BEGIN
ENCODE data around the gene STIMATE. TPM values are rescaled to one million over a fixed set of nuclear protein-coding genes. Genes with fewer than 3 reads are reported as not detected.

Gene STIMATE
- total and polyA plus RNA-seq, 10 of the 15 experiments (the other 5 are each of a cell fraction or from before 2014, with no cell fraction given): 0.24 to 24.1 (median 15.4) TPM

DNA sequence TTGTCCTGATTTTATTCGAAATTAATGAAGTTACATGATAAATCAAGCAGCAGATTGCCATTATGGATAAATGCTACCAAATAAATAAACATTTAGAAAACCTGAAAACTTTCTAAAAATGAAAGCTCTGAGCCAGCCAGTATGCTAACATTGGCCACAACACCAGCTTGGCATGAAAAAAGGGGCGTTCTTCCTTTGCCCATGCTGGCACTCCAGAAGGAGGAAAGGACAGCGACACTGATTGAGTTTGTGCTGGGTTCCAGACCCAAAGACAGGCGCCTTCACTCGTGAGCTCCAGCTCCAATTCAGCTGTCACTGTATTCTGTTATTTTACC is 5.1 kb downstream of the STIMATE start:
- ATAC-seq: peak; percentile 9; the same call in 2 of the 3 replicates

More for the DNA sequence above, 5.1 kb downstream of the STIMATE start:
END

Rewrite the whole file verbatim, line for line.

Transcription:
ENCODE data around the gene STIMATE. TPM values are rescaled to one million over a fixed set of nuclear protein-coding genes. Genes with fewer than 3 reads are reported as not detected.

Gene STIMATE
- total and polyA plus RNA-seq, 10 of the 15 experiments (the other 5 are each of a cell fraction or from before 2014, with no cell fraction given): 0.24 to 24.1 (median 15.4) TPM

DNA sequence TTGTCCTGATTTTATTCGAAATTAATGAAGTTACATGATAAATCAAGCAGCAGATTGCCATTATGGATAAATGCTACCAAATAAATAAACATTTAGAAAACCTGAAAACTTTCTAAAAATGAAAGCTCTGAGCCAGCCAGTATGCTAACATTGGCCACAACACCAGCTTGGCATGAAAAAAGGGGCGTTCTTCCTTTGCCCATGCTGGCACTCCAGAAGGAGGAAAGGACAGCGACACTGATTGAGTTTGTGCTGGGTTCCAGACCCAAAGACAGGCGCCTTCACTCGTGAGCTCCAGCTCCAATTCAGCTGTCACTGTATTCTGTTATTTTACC is 5.1 kb downstream of the STIMATE start:
- ATAC-seq: peak; percentile 9; the same call in 2 of the 3 replicates

More for the DNA sequence above, 5.1 kb downstream of the STIMATE start: